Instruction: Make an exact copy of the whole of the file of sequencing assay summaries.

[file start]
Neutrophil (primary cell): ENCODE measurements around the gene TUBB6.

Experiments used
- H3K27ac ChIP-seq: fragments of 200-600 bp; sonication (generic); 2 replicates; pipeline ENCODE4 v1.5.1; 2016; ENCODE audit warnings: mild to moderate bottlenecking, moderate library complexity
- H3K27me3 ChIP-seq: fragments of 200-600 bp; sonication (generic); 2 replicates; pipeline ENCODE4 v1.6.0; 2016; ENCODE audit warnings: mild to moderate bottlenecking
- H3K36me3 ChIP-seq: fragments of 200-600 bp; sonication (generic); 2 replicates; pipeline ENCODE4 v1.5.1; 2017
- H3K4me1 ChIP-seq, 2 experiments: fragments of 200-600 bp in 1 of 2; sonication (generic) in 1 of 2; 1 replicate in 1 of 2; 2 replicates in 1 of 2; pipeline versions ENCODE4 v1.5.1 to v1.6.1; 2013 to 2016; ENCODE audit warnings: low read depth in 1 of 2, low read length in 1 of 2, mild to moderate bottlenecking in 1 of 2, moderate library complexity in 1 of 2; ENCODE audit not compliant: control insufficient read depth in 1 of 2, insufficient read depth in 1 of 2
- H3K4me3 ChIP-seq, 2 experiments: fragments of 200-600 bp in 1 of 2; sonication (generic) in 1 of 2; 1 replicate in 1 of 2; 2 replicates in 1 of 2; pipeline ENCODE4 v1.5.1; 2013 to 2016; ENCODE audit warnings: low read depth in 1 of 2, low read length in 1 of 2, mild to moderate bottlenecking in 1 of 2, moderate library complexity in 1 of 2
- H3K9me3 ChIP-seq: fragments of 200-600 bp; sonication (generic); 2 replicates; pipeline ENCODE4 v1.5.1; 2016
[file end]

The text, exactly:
Neutrophil (primary cell): ENCODE measurements around the gene TUBB6.

Experiments used
- H3K27ac ChIP-seq: fragments of 200-600 bp; sonication (generic); 2 replicates; pipeline ENCODE4 v1.5.1; 2016; ENCODE audit warnings: mild to moderate bottlenecking, moderate library complexity
- H3K27me3 ChIP-seq: fragments of 200-600 bp; sonication (generic); 2 replicates; pipeline ENCODE4 v1.6.0; 2016; ENCODE audit warnings: mild to moderate bottlenecking
- H3K36me3 ChIP-seq: fragments of 200-600 bp; sonication (generic); 2 replicates; pipeline ENCODE4 v1.5.1; 2017
- H3K4me1 ChIP-seq, 2 experiments: fragments of 200-600 bp in 1 of 2; sonication (generic) in 1 of 2; 1 replicate in 1 of 2; 2 replicates in 1 of 2; pipeline versions ENCODE4 v1.5.1 to v1.6.1; 2013 to 2016; ENCODE audit warnings: low read depth in 1 of 2, low read length in 1 of 2, mild to moderate bottlenecking in 1 of 2, moderate library complexity in 1 of 2; ENCODE audit not compliant: control insufficient read depth in 1 of 2, insufficient read depth in 1 of 2
- H3K4me3 ChIP-seq, 2 experiments: fragments of 200-600 bp in 1 of 2; sonication (generic) in 1 of 2; 1 replicate in 1 of 2; 2 replicates in 1 of 2; pipeline ENCODE4 v1.5.1; 2013 to 2016; ENCODE audit warnings: low read depth in 1 of 2, low read length in 1 of 2, mild to moderate bottlenecking in 1 of 2, moderate library complexity in 1 of 2
- H3K9me3 ChIP-seq: fragments of 200-600 bp; sonication (generic); 2 replicates; pipeline ENCODE4 v1.5.1; 2016